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Baby photographer Ronnie Jackson, on death row in San Quentin, tells reporters how he got there: taking care of his private-eye neighbor's office, Ronnie is asked by the irresistible Baroness Montay to find the missing Baron. There follow confusing but sinister doings in a gloomy mansion and a private sanatorium, with every plot twist a parody of thriller cliches. What are the villains really after? Can Ronnie beat a framed murder rap? Written by
Rod Crawford <firstname.lastname@example.org>
The film contains a number of in-jokes. Bob Hope's character is just saying that he wants to be a private detective like Alan Ladd - when Ladd appears, playing a private detective. Dorothy Lamour's character looks longingly after Bing Crosby for a moment (in their "Road" movies with Bob Hope, Crosby nearly always got the girl) before Hope wins back her attention. There is also a comic reference to legendary music conductor Arturo Toscanini, then considered the greatest conductor in the world, and who at that time was conducting the NBC Symphony Orchestra. (Bob Hope had a radio program on NBC and was soon to make his TV debut on NBC as well.) See more »
Ronnie is supplied with a torn-off piece of printed stationery from "Seacliff Lodge," but the sign at the main entrance to the facility shows its name as "Seacliffe Lodge." See more »
You see, I wanted to be a detective too. It only took brains, courage, and a gun... and I had the gun.
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Good Hope comedy is a spoof of all the detective film noirs...
The worst thing about MY FAVORITE BRUNETTE is the bad print TCM is showing. Looks like a poor Public Domain print that is almost worn out with the years.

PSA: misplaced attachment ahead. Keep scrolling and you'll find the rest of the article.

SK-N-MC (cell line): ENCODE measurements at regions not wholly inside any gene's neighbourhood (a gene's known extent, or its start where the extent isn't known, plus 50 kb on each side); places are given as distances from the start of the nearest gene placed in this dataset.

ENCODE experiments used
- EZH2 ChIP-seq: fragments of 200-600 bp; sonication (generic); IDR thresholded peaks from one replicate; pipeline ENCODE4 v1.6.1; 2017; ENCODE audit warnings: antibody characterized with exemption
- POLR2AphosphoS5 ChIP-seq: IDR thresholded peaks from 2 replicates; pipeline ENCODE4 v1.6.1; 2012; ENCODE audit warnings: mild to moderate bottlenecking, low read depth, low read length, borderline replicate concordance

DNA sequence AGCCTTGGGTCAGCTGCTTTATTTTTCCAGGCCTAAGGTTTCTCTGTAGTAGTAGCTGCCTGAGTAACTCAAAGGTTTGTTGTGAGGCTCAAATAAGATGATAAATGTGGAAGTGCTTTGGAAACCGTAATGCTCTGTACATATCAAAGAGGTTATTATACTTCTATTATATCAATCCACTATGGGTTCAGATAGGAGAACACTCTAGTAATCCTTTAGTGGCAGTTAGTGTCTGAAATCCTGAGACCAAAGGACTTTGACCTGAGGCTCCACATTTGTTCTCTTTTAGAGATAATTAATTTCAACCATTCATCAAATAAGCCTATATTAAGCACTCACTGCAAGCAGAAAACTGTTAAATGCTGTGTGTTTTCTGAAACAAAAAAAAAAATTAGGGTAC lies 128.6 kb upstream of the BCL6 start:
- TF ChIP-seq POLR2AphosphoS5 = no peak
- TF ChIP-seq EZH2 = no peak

The comedy itself is a bright one with clever lines and situations. BOB HOPE is a baby photographer mistaken for a private eye by no less than DOROTHY LAMOUR who asks his help in finding her hubby's murderer. Turns out she's really talking about her uncle, but she's a liar (like Mary Astor in THE MALTESE FALCON).
The gags get off to a good start with ALAN LADD asking Bob to mind his office while he packs a gun and goes on a private eye mission. Hope obliges Lamour by showing up at the mansion she occupies, described by Hope as "something left over from Wuthering Heights." PETER LORRE, JOHN HOYT, CHARLES DINGLE, REGINALD DENNY and LON CHANEY, JR. are excellent in sustaining the humor as they go about making things tough for detective Hope. LON CHANEY, JR. is particularly effective in a replay of his dimwit role from "Of Mice and Men". Dingle, likewise, seems to be repeating his role of the crooked Southern gentleman in THE LITTLE FOXES.
Hope is told that Dotty is a schizophrenic imagining that her uncle has been kidnapped and she's only dangerous when emotionally disturbed. He's supposed to believe that the map she talked about and a missing treasure is just part of her illness. "Promise me you'll guard the map with your life," she tells Hope.
Once Hope finds out Carlotta (Lamour) is telling the truth, the gags come fast and furious and he spends the rest of the film coping with the various dangerous situations involving the gangsters.
Part of the comedy comes from the bad guys planting misleading clues in the hope that Hope will find them, to no avail. It's entertaining with Hope at his liveliest and Lamour at her prettiest and a supporting cast that more than compensates for a script that's only fault is that it's pretty predictable from start to finish.
Despite flaws, if you can find a decent print of the film it's worth watching.
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